What is Cubital Tunnel Syndrome
Cubital Tunnel Syndrome is a condition where the Ulnar nerve is compressed at the elbow, and no longer moves freely through the cubital tunnel. The cubital tunnel is formed by muscle, ligament and bone at the elbow, and normally the ulnar nerve passes freely through it and supplies feeling to the little finger and half the ring finger. It controls the muscle that pulls the thumb into the palm and controls the small muscles of the hand.
When the nerve becomes entrapped or compressed, it causes numbness and painful pins and needles in the hand, particularly the last two fingers. As the condition progresses, the pain becomes constant and the muscles become affected, causing clumsiness and loss of function. In severe, long standing cases, the nerves gradually stop working, and the muscles of the hand waste away.
Once cubital Tunnel Syndrome has reached this point, surgery may no longer be successful. My case is severe, with only the one nerve that supplies my first finger and thumb still working. I have severe muscle wastage in both hands, and my surgeon estimates I have about 20% of normal hand function and strength.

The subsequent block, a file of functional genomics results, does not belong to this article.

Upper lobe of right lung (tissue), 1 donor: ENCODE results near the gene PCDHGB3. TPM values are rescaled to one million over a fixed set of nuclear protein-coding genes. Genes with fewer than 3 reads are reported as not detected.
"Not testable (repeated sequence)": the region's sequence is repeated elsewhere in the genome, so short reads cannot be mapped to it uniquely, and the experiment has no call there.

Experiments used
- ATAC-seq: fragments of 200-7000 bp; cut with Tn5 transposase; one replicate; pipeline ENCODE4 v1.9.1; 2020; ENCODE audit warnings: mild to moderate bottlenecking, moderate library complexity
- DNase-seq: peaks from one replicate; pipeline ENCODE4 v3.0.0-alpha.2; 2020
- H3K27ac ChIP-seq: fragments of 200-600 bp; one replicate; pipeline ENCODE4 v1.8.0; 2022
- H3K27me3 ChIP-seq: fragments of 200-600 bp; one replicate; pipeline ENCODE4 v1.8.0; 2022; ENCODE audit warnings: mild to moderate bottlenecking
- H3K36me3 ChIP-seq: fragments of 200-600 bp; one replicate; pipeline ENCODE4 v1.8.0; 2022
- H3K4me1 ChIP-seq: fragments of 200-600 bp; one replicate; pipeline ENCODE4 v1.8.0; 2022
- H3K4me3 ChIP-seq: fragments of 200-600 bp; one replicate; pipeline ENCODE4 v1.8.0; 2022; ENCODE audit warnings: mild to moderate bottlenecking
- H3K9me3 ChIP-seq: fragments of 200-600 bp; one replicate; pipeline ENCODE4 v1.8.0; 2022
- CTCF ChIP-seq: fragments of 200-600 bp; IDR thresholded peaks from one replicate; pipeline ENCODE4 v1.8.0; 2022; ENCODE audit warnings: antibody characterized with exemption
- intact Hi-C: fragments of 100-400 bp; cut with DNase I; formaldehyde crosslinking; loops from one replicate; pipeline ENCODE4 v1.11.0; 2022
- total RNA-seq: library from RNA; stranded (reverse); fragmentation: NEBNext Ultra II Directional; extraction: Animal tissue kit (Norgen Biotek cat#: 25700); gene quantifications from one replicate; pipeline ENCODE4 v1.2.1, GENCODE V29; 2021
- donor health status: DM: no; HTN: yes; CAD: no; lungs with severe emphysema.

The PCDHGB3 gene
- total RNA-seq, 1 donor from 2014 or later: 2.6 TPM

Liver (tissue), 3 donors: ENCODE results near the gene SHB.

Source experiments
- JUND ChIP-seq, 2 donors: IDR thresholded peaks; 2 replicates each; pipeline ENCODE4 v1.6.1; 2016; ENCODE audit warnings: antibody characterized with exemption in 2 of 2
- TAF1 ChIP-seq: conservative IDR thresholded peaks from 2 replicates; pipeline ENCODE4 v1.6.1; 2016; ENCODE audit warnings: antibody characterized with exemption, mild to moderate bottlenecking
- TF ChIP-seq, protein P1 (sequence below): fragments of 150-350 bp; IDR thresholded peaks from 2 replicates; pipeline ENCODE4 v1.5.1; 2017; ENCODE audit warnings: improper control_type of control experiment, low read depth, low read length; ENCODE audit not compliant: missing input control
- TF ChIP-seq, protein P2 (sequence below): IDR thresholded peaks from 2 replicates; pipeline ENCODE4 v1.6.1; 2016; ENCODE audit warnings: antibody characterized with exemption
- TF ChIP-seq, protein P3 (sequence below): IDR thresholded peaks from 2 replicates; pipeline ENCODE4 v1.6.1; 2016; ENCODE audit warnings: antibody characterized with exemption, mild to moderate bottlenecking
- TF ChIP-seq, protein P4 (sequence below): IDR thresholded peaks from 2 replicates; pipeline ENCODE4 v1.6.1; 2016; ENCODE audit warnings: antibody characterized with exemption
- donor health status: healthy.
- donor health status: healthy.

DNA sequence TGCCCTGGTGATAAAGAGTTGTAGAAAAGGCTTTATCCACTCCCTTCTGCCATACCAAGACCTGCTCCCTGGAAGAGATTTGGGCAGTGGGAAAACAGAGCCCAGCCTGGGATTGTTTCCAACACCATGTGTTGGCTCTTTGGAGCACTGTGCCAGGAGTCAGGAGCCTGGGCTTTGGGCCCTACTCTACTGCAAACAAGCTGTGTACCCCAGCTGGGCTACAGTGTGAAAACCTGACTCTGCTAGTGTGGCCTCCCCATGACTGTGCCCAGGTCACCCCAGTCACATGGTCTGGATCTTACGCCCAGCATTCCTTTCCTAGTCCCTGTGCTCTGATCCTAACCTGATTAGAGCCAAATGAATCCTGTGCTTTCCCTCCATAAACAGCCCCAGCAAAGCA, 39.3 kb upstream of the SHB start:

She is hoping, with surgery and physical therapy I might be able to get up to 60% hand function back, best case. It is possible I will get no improvement at all in function, but I should get pain relief. That may not sound great, but the surgery is essential, because if I don’t have the surgery, I will lose all function in my hands, and that will be irreversible.
What causes Cubital Tunnel Syndrome
In many cases the cause is unknown. Some people naturally have less space at the cubital tunnel and the nerve is more easily trapped. In other people the nerve shifts and snaps over the bony point on the inside edge of the elbow (medial epicondyle) which, over time, causes nerve irritation. Leaning on the elbow often can irritate the nerves and cause numbness and pins and needles. A direct blow to the elbow can cause damage that results in ulnar nerve entrapment.
In rheumatoid arthritis, if the elbows are affected, the constant inflammation and fluid buildup compress the nerve, and cause the syndrome. This is the cause in my case. Constant, active inflammation in my elbows. Doctors may not be able to see or feel my inflamed joints, but they can certainly see the damage that unchecked disease has been done.
Treatment for Cubital Tunnel Syndrome
Most cases, if diagnosed early, can be treated conservatively with physical therapy, bracing and splinting.
If conservative treatment isn’t successful and symptoms continue, surgery is necessary.
The goal of surgery is to release the pressure on the ulnar nerve as it passes through the cubital tunnel. There are two surgeries for Cubital Tunnel Syndrome, and which method is appropriate depends on the cause and severity of the condition.
Cubital Tunnel Release/Decompression
Cubital Tunnel Release is appropriate for mild to moderate cases, where the nerve does not slide out from behind the medical epicondyle (bony ridge on the inside of the elbow) when the elbow is bent.